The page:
That said, he could become a valuable commodity in the second round, when teams are taking fliers who could eventually earn a long-term spot in the rotation. Think of Iverson reaching a level much like the one occupied by Nick Collison on the Oklahoma City Thunder.
He'll do the little things and become a key piece, even if he's not the one doing the glamorous tasks.
Vitals: 6'10", 232 pounds
2012-13 Per-Game Stats: 5.2 points, 3.6 rebounds, 0.5 assists, 0.5 steals, 1.0 blocks
Grant Jerrett's stats are not impressive. There's no denying that—5.2 points and 3.6 rebounds per game aren't typically going to make you a second-round draft pick, much less a featured player on a list of sleepers.
But Jerrett isn't a typical prospect.
He's a high-potential 19-year-old who didn't wait for his opportunity at Arizona, instead choosing to bolt just one season after he was a McDonald's All-American. Jerrett received only 17.8 minutes per game under Sean Miller's tutelage, and he decided that was enough for him, much to the shock of just about everyone.
Make no mistake about it. Jerrett was not impressive as a freshman, but he did display some of the tools that once made him so intriguing. He has good defensive instincts and has some nice pick-and-pop potential with his above-average jumper.
The power forward is a bit of a mysterious prospect, and that could goad one team into taking a flier late in the second round.
Vitals: 6'11", 230 pounds
2012-13 Per-Game Stats: 18.9 points, 11.3 rebounds, 2.3 assists, 0.5 steals, 2.3 blocks
Opinions seem to be all over the place on this 6'11" center. Here's a tweet from The Basketball Post's Rafael Uehara that basically sums it up:
Based on his highlight clip, I think Mike Muscala will be a first ballot hall of famer. Or Chuck Hayes. But definitely one of the two.
— Rafael Uehara (@rafael_uehara) June 4, 2013
I suppose there's not too much of a discrepancy between those two extremes, right? Now, one more tweet, this time from Jonathan Givony of DraftExpress.com:
Teams are all over the map on Mike Muscala. Some thing he's a major sleeper. Others don't think he's a NBA player at all. I like him a lot.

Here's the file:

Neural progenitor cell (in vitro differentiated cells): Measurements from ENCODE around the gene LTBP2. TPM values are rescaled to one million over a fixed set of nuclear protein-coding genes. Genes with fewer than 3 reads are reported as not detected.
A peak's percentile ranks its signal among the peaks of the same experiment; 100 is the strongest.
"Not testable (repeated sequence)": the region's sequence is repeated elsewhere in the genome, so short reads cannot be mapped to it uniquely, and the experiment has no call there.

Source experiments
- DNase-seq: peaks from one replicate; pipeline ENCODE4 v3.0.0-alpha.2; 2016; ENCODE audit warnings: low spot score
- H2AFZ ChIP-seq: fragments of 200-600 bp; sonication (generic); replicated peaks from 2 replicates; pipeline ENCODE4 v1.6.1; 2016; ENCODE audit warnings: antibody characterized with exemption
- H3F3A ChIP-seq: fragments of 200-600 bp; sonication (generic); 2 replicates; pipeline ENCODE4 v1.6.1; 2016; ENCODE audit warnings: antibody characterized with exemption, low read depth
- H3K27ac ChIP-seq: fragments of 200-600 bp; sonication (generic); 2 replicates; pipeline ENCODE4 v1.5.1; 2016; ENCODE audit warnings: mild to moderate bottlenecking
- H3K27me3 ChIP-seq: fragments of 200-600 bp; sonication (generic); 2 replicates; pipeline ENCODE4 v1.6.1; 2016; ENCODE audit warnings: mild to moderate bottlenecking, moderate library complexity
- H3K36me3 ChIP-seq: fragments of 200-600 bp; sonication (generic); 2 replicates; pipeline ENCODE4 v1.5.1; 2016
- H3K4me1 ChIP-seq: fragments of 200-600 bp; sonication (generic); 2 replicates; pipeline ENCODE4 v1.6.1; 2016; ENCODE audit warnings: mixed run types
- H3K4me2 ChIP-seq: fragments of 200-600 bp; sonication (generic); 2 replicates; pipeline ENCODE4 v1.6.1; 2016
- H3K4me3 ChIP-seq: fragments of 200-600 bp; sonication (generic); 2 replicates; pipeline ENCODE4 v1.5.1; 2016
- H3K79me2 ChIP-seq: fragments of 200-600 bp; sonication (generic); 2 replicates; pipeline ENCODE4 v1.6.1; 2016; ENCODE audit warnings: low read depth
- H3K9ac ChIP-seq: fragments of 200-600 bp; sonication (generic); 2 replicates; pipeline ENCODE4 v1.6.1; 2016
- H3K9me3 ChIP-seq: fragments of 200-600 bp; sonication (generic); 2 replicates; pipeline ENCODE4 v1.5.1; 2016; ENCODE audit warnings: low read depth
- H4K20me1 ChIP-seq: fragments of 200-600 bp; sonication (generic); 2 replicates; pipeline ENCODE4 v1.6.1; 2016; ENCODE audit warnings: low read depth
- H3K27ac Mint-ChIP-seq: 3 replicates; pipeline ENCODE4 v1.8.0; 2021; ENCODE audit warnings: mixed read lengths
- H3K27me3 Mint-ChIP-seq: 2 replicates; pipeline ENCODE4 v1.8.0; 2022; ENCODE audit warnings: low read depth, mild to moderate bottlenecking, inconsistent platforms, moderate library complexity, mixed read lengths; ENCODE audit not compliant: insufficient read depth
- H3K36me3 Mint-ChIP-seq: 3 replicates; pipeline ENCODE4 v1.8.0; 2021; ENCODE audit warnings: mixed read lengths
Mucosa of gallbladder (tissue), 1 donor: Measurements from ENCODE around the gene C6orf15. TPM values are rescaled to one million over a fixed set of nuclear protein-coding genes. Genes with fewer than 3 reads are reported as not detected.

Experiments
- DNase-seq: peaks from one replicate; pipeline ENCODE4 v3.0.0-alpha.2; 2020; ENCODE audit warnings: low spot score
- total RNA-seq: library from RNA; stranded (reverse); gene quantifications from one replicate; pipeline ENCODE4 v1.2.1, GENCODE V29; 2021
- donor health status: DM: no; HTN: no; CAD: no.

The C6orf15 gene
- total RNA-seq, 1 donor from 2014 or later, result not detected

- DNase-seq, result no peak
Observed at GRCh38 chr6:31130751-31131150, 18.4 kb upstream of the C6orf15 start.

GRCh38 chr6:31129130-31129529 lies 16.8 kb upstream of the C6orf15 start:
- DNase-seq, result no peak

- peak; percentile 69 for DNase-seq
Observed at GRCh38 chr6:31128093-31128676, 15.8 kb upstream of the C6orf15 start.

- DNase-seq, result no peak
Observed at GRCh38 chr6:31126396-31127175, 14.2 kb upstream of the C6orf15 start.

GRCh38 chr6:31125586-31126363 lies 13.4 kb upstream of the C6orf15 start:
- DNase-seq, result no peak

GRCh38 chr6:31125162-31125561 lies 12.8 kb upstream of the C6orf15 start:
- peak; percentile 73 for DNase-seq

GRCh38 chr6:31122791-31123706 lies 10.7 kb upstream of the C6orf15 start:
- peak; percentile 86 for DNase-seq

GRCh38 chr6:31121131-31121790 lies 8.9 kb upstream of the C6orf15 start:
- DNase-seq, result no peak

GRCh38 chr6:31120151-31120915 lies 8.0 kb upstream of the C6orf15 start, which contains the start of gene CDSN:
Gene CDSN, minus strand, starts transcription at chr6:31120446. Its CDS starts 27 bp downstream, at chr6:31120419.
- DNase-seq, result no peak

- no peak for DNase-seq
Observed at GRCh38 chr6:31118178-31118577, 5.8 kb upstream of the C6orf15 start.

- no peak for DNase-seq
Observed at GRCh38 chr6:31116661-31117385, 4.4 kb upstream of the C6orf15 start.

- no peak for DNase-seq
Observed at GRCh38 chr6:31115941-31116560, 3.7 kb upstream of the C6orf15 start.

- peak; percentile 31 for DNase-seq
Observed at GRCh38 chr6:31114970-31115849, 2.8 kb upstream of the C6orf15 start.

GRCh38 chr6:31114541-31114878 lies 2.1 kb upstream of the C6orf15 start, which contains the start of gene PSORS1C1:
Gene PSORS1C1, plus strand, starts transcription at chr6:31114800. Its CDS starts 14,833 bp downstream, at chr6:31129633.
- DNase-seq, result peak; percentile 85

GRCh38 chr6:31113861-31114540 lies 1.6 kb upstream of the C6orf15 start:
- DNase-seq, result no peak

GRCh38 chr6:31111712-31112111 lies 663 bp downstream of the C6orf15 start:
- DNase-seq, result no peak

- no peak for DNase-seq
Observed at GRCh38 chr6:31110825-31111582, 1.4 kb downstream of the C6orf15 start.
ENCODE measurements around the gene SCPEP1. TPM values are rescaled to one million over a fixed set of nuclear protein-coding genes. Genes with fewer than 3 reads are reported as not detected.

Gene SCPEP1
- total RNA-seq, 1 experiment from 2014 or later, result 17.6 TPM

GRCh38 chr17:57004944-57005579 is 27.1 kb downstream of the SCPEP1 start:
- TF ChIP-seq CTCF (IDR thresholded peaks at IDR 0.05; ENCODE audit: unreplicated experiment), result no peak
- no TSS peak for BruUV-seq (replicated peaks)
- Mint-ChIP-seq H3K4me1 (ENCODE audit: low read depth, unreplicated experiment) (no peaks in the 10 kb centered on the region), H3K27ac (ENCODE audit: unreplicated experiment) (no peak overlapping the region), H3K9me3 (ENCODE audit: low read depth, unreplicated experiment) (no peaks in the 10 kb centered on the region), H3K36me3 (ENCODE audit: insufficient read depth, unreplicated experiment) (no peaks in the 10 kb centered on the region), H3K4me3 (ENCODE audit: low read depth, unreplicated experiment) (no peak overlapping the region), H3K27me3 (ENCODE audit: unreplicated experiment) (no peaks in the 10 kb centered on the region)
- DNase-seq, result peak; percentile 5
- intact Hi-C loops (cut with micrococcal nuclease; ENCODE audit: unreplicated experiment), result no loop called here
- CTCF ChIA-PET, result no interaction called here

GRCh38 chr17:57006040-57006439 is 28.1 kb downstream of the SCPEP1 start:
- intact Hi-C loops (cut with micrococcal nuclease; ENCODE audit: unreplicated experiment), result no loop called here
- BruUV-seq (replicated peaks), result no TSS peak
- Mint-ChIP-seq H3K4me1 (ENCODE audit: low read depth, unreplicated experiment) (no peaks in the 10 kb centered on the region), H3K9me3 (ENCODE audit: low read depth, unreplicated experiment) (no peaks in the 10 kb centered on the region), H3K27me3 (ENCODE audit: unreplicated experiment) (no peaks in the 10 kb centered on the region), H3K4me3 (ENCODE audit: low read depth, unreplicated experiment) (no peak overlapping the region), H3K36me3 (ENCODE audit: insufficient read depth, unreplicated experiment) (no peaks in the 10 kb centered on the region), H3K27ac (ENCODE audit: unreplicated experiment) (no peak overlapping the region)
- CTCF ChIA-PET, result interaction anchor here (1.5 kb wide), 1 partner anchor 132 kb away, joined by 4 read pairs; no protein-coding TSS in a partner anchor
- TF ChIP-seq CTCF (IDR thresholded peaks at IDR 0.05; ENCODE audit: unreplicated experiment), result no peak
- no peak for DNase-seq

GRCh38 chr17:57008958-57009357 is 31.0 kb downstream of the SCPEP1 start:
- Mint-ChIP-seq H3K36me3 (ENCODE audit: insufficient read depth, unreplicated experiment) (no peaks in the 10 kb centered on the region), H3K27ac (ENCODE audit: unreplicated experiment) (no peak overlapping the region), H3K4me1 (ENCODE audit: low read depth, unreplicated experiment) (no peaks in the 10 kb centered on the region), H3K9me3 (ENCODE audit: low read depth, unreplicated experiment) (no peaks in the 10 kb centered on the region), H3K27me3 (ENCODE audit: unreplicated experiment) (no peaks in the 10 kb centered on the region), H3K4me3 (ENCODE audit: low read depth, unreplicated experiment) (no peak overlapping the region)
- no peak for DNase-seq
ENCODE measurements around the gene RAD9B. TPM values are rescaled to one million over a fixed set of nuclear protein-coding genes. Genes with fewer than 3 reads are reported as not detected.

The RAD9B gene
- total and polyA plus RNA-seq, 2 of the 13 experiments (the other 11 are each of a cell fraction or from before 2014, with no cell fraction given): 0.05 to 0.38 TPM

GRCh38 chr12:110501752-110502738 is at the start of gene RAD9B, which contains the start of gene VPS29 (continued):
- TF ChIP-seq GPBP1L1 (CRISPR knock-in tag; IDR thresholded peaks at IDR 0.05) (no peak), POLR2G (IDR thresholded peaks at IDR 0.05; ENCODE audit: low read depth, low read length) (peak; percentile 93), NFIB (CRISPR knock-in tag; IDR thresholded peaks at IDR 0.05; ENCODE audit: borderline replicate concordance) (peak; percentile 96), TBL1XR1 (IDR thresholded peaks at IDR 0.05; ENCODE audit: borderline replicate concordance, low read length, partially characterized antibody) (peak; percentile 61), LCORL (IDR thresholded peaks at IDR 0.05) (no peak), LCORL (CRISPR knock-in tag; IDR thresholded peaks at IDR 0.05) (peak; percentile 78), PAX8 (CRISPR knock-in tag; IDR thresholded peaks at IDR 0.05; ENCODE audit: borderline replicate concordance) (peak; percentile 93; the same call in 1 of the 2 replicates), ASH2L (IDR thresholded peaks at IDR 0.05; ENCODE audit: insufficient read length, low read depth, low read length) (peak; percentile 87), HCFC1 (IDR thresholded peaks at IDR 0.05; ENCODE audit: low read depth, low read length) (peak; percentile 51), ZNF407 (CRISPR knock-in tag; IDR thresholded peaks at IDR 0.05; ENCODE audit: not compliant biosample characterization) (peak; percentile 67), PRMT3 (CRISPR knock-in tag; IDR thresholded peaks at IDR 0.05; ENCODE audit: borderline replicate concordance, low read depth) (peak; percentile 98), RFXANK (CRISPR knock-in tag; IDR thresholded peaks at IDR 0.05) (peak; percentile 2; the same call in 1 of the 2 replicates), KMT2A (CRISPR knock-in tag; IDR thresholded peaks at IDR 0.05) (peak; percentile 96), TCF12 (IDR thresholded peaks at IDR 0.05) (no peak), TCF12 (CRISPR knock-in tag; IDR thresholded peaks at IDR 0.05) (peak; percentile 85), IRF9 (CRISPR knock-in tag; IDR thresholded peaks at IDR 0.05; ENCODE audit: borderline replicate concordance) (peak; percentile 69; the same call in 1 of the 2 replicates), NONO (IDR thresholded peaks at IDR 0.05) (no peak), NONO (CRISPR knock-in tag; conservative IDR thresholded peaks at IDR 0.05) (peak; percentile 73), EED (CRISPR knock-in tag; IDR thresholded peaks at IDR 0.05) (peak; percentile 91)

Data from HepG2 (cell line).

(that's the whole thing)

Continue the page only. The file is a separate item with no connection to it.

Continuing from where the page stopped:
— Jonathan Givony (@DraftExpress) May 17, 2013
I tend to agree with Givony. Muscala impressed me throughout his senior season at Bucknell thanks to the diversity of his scoring. He can go to work with his back to the basket, embarrassing defenders with a relatively advanced number of post moves, but he also has nice touch on his jumper.
Muscala no-showed against Butler during March Madness, but don't let that deter you from thinking he can compete in the NBA. His rebounding skills and versatile offensive play will translate.
School: South Dakota State
Vitals: 6'5", 196 pounds
2012-13 Per-Game Stats: 22.6 points, 5.5 rebounds, 5.8 assists, 1.8 steals, 0.1 blocks
The one time I got to watch Nate Wolters in person, he impressed me rather significantly, even though he had a lackluster final line. From the moment he stepped onto the court during warmups, you could tell this kid was a stud.
He finished that game against Georgia with 15 points on 6-of-16 shooting, adding seven rebounds and four assists. Not terribly impressive, but Wolters played within the flow of the offense and seemed to assert himself in every facet of the game.
When he's on top of it, Wolters is offense personified. He can score from anywhere on the court, masterfully runs offenses, and regularly has some of the most impressive offensive output in the country. Between his passing and his scoring, you know that Wolters is going to put points on the board.
He's deceptively athletic, and his length helps make up for his lack of lateral quickness. Wolters will never be Avery Bradley on defense, but he can certainly hold his own on that end of the court.
Don't be surprised when this South Dakota State product is starting at the 1 for an NBA team a few years down the road.
Vitals: 6'3", 179 pounds
2012-13 Per-Game Stats: 15.2 points, 3.5 rebounds, 3.4 assists, 0.7 steals, 0.3 blocks
B.J. Young needs to develop a consistent release if he wants to find success at the next level. It's impressive that he was even able to shoot 22.7 percent from downtown as a sophomore, and it's absolutely shocking that he drained 41.3 percent of his three-pointers during his freshman season for Arkansas.
The 20-year-old has a scorer's instincts, but he needs a coach to break down his form and make him start over. If he can do that successfully, he'll quickly develop into a marksman.
Young was born to score the basketball. He's remarkably fast in the open court, plays well above the rim despite his 6'3" frame and routinely dazzles with his offensive moves. He just can't shoot anymore.
That lack of a consistent stroke—Young even air-balled some open shots at the combine—has depressed his draft value, but he'll be one hell of a steal if he puts it together once more. Given the fact that he's only 20 years old, I wouldn't bet against it.